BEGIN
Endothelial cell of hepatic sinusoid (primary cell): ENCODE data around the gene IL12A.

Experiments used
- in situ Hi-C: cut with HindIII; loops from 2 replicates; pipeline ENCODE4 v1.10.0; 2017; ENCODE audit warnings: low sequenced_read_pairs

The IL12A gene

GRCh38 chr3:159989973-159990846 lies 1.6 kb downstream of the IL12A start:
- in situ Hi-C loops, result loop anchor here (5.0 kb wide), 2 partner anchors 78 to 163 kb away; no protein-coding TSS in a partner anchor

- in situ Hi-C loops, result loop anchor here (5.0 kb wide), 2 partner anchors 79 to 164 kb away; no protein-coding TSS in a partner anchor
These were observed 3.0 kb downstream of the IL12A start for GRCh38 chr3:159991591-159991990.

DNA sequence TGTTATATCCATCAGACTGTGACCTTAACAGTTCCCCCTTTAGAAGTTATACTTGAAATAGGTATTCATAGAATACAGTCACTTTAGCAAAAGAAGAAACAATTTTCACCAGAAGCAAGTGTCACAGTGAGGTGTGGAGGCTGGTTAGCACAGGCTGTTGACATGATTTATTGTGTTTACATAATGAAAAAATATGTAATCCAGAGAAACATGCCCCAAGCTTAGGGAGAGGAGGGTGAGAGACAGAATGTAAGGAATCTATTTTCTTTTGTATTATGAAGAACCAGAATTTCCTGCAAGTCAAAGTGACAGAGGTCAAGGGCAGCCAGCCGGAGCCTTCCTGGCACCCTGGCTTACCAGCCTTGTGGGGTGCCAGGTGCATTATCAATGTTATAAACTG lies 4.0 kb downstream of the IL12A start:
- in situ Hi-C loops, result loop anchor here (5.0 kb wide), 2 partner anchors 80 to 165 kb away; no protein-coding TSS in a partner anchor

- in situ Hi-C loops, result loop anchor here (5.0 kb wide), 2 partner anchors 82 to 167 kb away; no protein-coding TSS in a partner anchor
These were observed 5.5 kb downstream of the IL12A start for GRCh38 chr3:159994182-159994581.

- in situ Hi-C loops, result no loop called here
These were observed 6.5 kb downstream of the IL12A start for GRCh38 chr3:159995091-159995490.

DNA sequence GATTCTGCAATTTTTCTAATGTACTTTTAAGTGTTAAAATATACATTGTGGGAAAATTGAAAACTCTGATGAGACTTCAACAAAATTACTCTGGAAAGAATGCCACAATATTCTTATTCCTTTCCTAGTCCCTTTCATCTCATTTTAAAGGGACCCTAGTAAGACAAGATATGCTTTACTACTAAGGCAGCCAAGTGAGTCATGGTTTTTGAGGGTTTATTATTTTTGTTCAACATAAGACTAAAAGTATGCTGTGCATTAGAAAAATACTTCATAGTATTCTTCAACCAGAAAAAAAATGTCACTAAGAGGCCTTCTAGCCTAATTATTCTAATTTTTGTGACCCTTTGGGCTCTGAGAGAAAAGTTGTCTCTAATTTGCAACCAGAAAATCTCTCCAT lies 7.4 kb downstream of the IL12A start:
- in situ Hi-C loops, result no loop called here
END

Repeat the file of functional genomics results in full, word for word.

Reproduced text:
Endothelial cell of hepatic sinusoid (primary cell): ENCODE data around the gene IL12A.

Experiments used
- in situ Hi-C: cut with HindIII; loops from 2 replicates; pipeline ENCODE4 v1.10.0; 2017; ENCODE audit warnings: low sequenced_read_pairs

The IL12A gene

GRCh38 chr3:159989973-159990846 lies 1.6 kb downstream of the IL12A start:
- in situ Hi-C loops, result loop anchor here (5.0 kb wide), 2 partner anchors 78 to 163 kb away; no protein-coding TSS in a partner anchor

- in situ Hi-C loops, result loop anchor here (5.0 kb wide), 2 partner anchors 79 to 164 kb away; no protein-coding TSS in a partner anchor
These were observed 3.0 kb downstream of the IL12A start for GRCh38 chr3:159991591-159991990.

DNA sequence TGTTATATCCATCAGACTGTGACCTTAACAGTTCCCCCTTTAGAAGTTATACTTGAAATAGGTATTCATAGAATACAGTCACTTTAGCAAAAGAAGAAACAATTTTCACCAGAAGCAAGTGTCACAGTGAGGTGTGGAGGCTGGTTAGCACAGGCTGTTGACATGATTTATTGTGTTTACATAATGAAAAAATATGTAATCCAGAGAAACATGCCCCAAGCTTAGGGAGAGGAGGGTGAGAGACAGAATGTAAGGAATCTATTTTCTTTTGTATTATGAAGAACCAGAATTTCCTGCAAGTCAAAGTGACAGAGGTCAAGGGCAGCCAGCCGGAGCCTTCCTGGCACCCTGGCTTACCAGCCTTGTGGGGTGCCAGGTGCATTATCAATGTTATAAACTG lies 4.0 kb downstream of the IL12A start:
- in situ Hi-C loops, result loop anchor here (5.0 kb wide), 2 partner anchors 80 to 165 kb away; no protein-coding TSS in a partner anchor

- in situ Hi-C loops, result loop anchor here (5.0 kb wide), 2 partner anchors 82 to 167 kb away; no protein-coding TSS in a partner anchor
These were observed 5.5 kb downstream of the IL12A start for GRCh38 chr3:159994182-159994581.

- in situ Hi-C loops, result no loop called here
These were observed 6.5 kb downstream of the IL12A start for GRCh38 chr3:159995091-159995490.

DNA sequence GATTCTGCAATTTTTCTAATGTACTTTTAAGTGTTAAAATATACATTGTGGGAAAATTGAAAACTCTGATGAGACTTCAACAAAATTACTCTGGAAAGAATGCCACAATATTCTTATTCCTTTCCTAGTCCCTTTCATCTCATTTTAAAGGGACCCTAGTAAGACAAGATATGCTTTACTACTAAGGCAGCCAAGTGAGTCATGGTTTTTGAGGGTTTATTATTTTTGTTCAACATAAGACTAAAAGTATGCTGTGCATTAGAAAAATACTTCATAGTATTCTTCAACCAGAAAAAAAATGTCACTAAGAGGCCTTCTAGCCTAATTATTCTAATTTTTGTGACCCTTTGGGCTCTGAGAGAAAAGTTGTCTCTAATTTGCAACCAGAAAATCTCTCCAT lies 7.4 kb downstream of the IL12A start:
- in situ Hi-C loops, result no loop called here